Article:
Even though there are many operas for fans to love and performers to perform there can only be a few that are considered the best, or most loved. We have dedicated today’s list to the top ten operas around the world.

10. Don Giovanni – Mozart

Performed in two acts with a libretto written by Lorenzo Da Ponte this opera is based on the tales of womanizer Don Juan who is very successful in seducing the ladies. It premiered at the Teatro di Praga on October 29, 1787 by the Prague Italian opera. This work falls under the genre of drama giocoso, which intertwines drama with comedy. This was a very popular style of opera at this time.

Not only does this opera fall into the top ten of all time, it is a constant source of inspiration for dozens of works that followed. The plot follows an aggressive Don Giovanni who believes that all women are his for the taking. His servant Leporello helps him while he attempts to seduce women everywhere he goes.

Of course, the husbands and fathers of the women he attempts to seduce, succeeding in most cases, set out to kill Don Giovanni but in the end, he gets defeated by a supernatural statue. This opera has all a viewer needs, love, violence, supernatural occurrences, and wonderful compositions to take on a musical journey.

9. Le nozze di Figaro – Mozart

The Marriage of Figaro, the English title, falls under the genre of opera buffa, which simply means comedic opera. It consists of four acts and was composed by the legendary composer in 1786. The libretto was also written by Lorenzo Da Ponte and the finished work premiered in Vienna on May 1, 1786 at the Burgtheater.

The plot is set to a play titled La folle journée, ou le Mariage de Figaro written by Pierre Beaumarchais. It tells the tale of Figaro and Susanna, who eventually get married but not until they succeed in outsmarting Count Almaviva, who they both work for and who is insistent on seducing the bride.

This was the first time Mozart and Da Ponte worked together. This union would also bring us other operatic masterpieces like our previous list entry Don Giovanni and Cosi fan tutte. A special performance was given at the palace theater in Laxenburg in June of that same year by request from the Emperor.

8. Rigoletto – Verdi

Number eight on our list brings a new composer, to the article, but a legendary one in the world of opera. Giuseppe Verdi’s three act work with libretto written by Francesco Maria Piave was inspired by the Victor Hugo play Le roi s’amuse.

The original work has a plot that portrays king Francis I of France to be a womanizer and lacking of morals. This was a forbidden tactic during Europe’s restoration period immediately following the Napoleonic wars. Austrian censors ruled Northern Italy at the time so getting permission for the work proved to be problematic.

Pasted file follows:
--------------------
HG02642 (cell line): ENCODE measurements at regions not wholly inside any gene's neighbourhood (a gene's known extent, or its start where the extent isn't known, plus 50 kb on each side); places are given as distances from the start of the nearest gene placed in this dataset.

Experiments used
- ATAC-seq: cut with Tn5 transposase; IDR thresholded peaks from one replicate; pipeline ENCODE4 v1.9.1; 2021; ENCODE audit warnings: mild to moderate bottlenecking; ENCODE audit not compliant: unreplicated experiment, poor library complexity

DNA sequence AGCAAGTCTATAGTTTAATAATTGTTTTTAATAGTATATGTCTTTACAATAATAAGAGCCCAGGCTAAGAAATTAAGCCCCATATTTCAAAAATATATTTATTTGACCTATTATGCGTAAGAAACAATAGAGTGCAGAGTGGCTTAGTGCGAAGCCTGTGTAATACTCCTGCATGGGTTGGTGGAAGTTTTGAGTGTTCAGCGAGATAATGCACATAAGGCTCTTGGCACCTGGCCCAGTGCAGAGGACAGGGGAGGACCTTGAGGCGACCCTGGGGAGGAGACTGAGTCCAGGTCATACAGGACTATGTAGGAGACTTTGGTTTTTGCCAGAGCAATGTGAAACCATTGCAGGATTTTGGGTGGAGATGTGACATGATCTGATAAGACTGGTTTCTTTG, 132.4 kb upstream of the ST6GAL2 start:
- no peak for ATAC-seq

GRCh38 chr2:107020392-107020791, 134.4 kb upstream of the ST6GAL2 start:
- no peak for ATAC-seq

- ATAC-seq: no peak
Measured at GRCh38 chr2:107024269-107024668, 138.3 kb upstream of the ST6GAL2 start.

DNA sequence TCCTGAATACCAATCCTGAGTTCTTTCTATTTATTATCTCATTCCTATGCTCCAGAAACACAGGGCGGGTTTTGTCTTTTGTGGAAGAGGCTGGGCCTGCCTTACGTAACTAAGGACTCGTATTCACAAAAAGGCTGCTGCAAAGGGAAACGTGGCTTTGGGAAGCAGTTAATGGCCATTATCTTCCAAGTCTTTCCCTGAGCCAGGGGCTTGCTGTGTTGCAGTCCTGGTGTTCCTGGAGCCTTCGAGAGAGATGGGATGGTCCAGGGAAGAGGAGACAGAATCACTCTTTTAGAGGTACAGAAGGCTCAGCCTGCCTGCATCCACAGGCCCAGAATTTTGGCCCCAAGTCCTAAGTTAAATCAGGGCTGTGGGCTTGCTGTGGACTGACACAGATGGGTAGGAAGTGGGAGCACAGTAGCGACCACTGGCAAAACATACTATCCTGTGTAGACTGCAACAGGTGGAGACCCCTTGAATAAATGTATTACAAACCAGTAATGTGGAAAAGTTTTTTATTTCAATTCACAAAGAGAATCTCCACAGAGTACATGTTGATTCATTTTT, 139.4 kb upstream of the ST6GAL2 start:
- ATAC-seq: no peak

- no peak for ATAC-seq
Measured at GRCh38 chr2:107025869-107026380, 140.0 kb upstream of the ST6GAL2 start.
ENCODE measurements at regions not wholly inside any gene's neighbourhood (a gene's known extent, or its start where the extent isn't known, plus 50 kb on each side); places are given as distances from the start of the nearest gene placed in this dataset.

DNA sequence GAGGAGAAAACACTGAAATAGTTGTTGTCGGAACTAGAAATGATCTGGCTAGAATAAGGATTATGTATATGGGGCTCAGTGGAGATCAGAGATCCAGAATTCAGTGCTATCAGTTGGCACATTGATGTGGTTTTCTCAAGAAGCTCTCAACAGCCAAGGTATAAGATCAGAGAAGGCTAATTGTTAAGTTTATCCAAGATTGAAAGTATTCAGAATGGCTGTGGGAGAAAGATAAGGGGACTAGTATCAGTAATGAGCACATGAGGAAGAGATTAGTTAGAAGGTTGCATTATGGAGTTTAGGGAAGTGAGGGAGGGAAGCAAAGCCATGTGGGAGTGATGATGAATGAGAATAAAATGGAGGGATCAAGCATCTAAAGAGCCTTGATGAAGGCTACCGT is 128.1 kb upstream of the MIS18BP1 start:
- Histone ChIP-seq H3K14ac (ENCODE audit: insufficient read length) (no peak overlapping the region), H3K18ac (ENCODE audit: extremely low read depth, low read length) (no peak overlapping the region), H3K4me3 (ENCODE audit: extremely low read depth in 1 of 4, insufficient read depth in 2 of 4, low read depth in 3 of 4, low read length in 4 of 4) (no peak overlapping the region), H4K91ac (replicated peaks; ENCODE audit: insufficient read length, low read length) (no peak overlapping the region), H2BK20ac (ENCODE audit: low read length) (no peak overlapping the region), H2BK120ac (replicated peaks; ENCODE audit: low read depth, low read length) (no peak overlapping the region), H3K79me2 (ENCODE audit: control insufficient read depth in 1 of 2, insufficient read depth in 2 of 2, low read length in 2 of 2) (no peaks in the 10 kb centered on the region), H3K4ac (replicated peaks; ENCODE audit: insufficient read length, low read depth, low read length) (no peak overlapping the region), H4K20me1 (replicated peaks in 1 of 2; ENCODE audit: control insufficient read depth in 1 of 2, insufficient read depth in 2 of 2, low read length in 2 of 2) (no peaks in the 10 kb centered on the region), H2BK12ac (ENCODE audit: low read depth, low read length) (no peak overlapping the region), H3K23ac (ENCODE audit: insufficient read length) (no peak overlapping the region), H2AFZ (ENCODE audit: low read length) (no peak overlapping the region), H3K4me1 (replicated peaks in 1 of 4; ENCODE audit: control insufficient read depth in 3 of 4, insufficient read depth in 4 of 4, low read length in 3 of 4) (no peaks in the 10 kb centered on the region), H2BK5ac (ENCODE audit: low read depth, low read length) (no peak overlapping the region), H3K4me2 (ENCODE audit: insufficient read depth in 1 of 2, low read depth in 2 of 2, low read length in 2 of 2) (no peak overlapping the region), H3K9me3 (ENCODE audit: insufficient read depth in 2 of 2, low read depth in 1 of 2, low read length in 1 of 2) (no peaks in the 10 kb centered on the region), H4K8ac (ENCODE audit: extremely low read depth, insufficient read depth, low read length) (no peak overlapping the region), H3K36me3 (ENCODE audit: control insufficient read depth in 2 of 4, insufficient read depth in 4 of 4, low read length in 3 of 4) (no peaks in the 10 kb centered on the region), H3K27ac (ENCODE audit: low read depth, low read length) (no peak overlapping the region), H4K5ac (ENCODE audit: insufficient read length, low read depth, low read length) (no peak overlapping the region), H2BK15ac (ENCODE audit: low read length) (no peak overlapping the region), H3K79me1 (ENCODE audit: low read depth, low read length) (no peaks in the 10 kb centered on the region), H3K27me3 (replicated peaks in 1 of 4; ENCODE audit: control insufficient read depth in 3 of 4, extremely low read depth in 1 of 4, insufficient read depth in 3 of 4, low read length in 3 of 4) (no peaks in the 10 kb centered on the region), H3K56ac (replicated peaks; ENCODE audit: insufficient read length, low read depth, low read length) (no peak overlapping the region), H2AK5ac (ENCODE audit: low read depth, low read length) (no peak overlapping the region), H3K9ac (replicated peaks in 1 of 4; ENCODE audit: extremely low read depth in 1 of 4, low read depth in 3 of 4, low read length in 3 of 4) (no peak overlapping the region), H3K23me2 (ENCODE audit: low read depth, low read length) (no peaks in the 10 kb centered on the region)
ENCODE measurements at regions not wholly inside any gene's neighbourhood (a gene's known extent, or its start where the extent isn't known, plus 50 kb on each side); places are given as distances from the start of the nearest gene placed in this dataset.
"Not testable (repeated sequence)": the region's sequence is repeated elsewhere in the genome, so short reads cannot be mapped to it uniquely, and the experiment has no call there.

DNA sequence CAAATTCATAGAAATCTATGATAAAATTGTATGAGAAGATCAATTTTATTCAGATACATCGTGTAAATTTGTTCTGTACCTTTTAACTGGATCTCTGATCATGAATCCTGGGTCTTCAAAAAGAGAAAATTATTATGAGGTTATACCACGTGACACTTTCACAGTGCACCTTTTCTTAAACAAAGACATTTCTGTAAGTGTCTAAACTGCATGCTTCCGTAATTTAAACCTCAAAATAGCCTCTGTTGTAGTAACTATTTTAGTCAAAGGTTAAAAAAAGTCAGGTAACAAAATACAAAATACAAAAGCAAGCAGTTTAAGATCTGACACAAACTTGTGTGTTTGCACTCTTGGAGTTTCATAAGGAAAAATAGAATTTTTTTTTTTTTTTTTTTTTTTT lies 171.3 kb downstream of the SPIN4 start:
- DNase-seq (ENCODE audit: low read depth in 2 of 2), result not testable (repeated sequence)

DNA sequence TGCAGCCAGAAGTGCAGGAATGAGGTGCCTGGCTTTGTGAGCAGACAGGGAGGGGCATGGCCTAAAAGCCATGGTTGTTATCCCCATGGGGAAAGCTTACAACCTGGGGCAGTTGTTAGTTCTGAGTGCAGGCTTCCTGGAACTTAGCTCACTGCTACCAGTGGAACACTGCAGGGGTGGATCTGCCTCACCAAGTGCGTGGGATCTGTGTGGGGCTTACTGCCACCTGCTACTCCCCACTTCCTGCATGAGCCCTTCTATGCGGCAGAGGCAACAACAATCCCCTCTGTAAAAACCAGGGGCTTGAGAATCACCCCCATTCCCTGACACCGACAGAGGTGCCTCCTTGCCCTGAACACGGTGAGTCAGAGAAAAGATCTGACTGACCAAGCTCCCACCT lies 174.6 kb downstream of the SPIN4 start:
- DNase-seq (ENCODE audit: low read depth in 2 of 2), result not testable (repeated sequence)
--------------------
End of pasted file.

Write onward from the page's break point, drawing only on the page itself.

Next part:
Obstacles or no obstacles though, Rigoletto opened on March 11, 1851 on a double bill with Giacomo Panizza’s ballet Faust. Opening night was sold out and Verdi and Piave gained great success. Of course, it sits in the repertoire of standards in operatic circles. It premiered at La Fenice in Venice, which a great monetary achievement for the theater.

7. Die Zauberflöte – Mozart

This is Amadeus’ third showing on our list of most performed operas worldwide. Meaning The Magic Flute in English, this opera, sitting at number seven, consists of two acts. The libretto was written in German by Emanuel Schikaneder, who penned it to be a Singspiel, a musical drama that is considered subcategory of opera. This type of work combines dialogue that is spoken as well as sung.

The plot circles around Pamina, who is the daughter of the Queen of the Night. Pamina is being held against her will by a high priest. The Queen convinces Prince Tamino to save her daughter. When Tamino becomes familiar with the priest’s moral teachings he chooses to join.

What sets this opera apart from the other two is that this work would be the last to appear of Mozart’s before his death. Premiering in Vienna at the Freihaus-Theater auf der Wieden on September 30, 1791 and was instantaneously popular. It reached its 100th performance less than a year later.

6. Il barbiere di Siviglia – Rossini

More commonly known as The Barber of Seville, this opera that sits at number six, falls under the category of opera buffa. Completed in two acts this opera has a libretto written by Cesare Sterbini. The writer based the plot around Le Barbier de Séville, a French comedy by Pierre Beaumarchais, also the inspiration of Mozart’s work in slot number nine.

Premiering in Rome at the Teatro Argentina on February 20, 1816, The Barber of Seville falls under the comedic genre of opera buffa. It is held as one of the most brilliant works of comedy within music to have ever been written. In fact, it revolves around the only character to appear in two slots on this list; Figaro.